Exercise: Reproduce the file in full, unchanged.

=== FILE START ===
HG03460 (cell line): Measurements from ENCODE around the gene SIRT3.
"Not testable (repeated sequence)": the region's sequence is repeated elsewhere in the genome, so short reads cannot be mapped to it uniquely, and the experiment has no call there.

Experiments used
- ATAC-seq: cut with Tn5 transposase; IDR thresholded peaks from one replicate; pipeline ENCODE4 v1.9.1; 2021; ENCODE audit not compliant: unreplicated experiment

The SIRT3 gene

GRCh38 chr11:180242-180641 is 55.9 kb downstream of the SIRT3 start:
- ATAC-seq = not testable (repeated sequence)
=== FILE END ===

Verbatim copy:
HG03460 (cell line): Measurements from ENCODE around the gene SIRT3.
"Not testable (repeated sequence)": the region's sequence is repeated elsewhere in the genome, so short reads cannot be mapped to it uniquely, and the experiment has no call there.

Experiments used
- ATAC-seq: cut with Tn5 transposase; IDR thresholded peaks from one replicate; pipeline ENCODE4 v1.9.1; 2021; ENCODE audit not compliant: unreplicated experiment

The SIRT3 gene

GRCh38 chr11:180242-180641 is 55.9 kb downstream of the SIRT3 start:
- ATAC-seq = not testable (repeated sequence)